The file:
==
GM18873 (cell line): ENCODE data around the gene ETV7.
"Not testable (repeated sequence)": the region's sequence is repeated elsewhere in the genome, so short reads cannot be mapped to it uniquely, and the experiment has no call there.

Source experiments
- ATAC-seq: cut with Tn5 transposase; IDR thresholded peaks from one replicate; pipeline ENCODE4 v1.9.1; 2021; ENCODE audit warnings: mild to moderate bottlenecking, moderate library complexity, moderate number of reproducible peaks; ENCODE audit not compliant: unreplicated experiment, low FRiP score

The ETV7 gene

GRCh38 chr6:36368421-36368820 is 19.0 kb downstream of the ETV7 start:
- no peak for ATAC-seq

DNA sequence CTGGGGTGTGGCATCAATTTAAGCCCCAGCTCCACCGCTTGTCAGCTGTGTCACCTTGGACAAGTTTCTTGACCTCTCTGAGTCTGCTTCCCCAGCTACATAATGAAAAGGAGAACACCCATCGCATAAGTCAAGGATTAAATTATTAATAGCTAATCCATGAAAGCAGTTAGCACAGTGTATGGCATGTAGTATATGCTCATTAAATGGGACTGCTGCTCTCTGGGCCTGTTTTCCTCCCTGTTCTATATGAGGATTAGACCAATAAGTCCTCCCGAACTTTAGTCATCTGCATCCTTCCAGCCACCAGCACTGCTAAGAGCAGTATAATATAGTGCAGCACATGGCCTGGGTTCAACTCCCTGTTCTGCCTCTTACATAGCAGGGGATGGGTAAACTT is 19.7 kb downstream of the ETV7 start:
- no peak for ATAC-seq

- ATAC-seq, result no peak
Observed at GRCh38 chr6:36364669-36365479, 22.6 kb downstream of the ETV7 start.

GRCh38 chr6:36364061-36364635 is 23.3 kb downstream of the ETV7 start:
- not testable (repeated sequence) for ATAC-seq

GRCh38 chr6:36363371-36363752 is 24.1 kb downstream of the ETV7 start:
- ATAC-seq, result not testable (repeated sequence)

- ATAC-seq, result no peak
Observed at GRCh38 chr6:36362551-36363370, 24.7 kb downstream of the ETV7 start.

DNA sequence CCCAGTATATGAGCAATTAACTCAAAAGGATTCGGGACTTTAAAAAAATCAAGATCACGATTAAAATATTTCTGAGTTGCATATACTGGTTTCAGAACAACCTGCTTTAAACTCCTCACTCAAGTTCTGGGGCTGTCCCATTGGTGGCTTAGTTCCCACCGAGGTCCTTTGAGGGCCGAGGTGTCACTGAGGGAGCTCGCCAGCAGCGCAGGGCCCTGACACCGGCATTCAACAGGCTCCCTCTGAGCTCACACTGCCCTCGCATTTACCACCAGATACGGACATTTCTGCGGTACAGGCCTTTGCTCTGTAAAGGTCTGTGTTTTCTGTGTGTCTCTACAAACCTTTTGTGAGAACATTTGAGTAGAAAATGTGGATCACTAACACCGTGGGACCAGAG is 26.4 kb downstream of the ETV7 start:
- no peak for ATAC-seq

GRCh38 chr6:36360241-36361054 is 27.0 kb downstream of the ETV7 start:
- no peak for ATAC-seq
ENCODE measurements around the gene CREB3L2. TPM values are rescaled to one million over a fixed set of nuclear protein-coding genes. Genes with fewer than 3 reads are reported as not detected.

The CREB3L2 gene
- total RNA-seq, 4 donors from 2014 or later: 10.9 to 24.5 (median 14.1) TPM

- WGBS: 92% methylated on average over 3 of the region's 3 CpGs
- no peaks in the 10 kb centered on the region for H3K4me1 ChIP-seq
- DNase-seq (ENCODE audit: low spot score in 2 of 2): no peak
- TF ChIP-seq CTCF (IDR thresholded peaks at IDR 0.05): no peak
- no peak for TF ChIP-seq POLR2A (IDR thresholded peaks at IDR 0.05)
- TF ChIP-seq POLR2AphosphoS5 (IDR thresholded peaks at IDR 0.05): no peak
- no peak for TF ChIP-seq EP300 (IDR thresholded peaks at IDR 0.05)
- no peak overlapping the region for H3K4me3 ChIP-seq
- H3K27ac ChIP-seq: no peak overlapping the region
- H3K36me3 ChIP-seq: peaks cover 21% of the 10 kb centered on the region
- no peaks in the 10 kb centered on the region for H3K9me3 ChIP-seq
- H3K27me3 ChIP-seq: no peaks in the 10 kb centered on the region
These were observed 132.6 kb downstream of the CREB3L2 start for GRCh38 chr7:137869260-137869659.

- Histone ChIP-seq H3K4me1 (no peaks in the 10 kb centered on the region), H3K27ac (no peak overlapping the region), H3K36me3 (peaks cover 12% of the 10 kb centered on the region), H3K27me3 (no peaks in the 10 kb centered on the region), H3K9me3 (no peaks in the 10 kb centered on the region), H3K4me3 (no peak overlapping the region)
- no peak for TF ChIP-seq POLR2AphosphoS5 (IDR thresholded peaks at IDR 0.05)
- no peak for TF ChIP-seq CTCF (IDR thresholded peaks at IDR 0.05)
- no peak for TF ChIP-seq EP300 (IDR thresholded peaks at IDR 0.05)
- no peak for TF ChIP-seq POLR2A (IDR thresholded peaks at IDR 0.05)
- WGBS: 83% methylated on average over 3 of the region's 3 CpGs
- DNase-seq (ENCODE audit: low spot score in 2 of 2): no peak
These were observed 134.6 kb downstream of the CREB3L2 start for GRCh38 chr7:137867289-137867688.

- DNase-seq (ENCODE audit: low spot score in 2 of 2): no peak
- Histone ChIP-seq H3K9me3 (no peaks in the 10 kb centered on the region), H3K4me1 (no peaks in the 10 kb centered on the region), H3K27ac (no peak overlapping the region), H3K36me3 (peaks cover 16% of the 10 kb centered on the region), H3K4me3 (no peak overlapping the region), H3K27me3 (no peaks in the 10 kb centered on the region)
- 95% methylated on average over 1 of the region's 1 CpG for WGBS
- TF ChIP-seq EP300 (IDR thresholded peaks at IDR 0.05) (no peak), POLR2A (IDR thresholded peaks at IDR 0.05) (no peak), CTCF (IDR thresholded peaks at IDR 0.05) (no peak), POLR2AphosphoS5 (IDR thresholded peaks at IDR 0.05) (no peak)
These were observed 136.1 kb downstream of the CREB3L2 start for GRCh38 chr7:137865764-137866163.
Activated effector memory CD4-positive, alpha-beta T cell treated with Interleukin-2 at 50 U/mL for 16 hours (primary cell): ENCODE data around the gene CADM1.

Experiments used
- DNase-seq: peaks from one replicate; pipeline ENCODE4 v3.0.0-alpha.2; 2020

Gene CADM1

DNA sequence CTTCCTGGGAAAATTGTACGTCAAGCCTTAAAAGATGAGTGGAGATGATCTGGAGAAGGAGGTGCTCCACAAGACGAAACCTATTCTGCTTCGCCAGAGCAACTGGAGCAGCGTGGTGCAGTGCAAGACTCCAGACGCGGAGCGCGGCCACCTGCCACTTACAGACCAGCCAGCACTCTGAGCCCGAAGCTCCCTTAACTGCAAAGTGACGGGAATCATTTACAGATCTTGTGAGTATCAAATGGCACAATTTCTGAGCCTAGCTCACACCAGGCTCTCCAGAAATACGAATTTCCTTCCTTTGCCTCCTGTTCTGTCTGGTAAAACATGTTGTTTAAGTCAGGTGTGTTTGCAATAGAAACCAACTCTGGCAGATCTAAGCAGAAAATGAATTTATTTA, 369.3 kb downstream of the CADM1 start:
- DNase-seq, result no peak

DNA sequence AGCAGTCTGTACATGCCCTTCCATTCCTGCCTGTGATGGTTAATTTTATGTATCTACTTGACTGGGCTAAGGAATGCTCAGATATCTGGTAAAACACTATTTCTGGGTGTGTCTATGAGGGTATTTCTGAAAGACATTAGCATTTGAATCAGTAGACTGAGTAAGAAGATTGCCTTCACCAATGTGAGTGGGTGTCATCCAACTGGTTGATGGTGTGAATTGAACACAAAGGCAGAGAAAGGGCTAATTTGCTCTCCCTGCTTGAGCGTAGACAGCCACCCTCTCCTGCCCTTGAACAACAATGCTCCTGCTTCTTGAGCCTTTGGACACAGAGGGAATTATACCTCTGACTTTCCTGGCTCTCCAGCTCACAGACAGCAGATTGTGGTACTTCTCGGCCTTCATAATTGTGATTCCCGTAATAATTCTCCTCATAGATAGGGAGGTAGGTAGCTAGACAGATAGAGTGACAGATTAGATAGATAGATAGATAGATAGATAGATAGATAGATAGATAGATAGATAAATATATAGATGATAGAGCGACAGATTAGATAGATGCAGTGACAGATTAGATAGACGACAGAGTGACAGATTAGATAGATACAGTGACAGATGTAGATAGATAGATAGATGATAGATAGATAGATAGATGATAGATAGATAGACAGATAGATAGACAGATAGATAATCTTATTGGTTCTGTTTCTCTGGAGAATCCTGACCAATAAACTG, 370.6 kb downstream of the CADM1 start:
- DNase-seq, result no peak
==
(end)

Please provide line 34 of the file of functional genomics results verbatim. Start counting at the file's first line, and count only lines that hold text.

- H3K36me3 ChIP-seq: peaks cover 21% of the 10 kb centered on the region